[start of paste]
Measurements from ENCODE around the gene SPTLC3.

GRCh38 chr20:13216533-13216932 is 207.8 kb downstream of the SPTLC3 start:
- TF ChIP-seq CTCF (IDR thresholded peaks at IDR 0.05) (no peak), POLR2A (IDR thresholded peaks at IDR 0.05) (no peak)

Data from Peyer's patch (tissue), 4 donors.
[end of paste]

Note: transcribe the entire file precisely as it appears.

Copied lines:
Measurements from ENCODE around the gene SPTLC3.

GRCh38 chr20:13216533-13216932 is 207.8 kb downstream of the SPTLC3 start:
- TF ChIP-seq CTCF (IDR thresholded peaks at IDR 0.05) (no peak), POLR2A (IDR thresholded peaks at IDR 0.05) (no peak)

Data from Peyer's patch (tissue), 4 donors.